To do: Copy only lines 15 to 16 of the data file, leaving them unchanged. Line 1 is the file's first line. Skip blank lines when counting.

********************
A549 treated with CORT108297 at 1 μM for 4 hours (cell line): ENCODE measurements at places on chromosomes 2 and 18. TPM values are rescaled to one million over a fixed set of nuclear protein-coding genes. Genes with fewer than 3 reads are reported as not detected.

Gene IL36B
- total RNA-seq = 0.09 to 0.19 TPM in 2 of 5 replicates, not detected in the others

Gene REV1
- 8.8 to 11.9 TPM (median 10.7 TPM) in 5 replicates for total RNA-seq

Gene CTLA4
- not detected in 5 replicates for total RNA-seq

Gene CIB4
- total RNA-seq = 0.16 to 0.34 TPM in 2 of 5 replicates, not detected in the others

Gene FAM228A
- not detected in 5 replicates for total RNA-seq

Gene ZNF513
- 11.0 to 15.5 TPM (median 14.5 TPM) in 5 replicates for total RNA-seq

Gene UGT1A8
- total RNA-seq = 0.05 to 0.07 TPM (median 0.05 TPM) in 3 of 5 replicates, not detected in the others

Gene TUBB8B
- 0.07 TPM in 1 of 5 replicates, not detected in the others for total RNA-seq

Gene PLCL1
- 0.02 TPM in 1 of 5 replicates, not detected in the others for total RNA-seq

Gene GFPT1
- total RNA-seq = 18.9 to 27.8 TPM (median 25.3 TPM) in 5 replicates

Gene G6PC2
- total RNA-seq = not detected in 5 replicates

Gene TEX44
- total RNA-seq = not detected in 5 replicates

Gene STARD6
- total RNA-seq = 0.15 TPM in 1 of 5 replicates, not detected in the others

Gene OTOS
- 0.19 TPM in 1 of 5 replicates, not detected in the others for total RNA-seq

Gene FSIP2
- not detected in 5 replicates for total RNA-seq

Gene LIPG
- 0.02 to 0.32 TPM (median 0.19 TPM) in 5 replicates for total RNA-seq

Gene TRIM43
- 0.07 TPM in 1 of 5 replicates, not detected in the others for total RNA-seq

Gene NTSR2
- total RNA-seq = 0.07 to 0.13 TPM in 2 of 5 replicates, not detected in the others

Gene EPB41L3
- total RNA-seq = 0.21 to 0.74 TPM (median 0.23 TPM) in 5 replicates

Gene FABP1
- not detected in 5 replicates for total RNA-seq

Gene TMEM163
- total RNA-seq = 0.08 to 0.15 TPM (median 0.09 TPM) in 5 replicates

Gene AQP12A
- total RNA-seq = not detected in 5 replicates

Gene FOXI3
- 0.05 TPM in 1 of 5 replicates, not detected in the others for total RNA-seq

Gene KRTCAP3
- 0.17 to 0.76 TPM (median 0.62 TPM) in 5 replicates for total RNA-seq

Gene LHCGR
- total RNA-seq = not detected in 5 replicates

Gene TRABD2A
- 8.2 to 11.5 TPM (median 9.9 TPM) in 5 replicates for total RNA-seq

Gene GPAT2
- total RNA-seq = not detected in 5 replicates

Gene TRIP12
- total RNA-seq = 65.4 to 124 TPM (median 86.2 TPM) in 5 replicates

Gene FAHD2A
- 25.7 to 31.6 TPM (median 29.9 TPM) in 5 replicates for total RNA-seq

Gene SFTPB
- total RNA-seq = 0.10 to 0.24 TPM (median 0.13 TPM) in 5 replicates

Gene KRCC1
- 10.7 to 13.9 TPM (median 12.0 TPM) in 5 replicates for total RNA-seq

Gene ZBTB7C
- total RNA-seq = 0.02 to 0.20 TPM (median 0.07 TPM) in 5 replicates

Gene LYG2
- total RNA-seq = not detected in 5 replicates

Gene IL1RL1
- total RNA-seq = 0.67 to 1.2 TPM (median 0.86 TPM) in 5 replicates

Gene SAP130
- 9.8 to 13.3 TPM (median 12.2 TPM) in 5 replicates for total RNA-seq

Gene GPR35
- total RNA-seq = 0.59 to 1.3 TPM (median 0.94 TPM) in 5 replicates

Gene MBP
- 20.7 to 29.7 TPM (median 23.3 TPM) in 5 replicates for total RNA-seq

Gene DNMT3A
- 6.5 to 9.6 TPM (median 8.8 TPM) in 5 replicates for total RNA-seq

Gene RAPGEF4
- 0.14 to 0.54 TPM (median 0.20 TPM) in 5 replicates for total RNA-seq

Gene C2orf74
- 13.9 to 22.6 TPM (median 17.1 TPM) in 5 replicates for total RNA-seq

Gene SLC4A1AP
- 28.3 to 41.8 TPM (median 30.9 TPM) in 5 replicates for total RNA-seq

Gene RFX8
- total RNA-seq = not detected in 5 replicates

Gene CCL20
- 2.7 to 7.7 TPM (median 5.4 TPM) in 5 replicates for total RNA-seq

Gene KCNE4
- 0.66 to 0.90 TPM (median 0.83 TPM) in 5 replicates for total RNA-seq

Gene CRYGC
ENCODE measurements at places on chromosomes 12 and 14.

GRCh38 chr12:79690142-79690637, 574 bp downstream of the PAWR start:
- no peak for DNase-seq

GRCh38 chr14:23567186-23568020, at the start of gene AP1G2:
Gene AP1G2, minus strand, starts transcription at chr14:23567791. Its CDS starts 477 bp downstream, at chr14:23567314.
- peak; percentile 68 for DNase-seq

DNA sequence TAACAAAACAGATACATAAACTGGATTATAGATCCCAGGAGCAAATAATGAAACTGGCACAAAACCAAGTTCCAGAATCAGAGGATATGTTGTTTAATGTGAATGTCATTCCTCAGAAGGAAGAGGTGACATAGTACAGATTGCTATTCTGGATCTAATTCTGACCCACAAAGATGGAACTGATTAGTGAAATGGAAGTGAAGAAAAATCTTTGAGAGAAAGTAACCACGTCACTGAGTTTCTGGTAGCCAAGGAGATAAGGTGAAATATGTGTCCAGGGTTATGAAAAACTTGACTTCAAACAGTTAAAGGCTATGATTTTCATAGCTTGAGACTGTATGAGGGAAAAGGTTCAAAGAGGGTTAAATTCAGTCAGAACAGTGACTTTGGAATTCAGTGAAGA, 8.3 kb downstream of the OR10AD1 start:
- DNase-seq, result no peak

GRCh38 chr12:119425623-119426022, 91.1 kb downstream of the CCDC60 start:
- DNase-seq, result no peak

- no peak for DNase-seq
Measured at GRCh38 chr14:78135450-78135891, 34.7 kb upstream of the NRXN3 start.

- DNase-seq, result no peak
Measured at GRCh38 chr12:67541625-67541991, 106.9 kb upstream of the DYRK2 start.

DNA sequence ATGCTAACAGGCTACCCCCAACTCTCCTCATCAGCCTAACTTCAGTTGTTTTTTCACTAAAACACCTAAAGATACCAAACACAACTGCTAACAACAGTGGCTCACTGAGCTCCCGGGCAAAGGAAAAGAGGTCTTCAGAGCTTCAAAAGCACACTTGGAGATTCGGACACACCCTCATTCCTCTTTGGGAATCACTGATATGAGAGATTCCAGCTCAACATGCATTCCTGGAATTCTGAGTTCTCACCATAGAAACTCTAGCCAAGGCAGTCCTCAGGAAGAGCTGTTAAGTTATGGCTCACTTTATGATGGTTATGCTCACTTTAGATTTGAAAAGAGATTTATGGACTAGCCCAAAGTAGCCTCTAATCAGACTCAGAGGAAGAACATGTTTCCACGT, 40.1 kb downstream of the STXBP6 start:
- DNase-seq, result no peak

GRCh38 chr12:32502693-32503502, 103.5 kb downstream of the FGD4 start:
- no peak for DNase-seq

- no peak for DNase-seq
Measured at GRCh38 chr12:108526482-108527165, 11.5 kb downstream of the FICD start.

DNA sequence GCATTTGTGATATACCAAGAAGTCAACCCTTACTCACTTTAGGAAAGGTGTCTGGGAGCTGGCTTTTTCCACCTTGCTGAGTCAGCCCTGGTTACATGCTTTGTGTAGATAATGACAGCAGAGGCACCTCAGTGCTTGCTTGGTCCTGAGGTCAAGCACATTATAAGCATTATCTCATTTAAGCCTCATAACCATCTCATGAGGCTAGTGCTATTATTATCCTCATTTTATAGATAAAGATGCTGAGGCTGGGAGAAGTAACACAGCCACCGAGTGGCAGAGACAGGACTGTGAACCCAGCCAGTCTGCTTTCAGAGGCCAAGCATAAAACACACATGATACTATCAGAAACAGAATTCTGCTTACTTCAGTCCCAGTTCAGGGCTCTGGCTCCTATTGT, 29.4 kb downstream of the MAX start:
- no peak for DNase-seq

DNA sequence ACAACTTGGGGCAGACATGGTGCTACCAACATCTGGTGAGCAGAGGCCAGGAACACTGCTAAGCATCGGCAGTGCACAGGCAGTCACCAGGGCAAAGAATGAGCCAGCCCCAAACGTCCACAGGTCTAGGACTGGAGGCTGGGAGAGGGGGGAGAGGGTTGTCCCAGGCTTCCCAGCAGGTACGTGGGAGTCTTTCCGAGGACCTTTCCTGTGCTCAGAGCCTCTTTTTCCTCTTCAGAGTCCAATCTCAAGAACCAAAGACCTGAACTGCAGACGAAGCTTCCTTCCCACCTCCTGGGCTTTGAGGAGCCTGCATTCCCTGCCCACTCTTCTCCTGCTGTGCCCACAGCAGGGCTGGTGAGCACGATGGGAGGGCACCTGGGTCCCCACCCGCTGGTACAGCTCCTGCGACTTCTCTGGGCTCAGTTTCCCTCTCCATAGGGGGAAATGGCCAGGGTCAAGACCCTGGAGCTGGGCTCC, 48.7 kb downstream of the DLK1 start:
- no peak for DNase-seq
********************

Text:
- total RNA-seq = 0.05 to 0.07 TPM (median 0.05 TPM) in 3 of 5 replicates, not detected in the others

Gene TUBB8B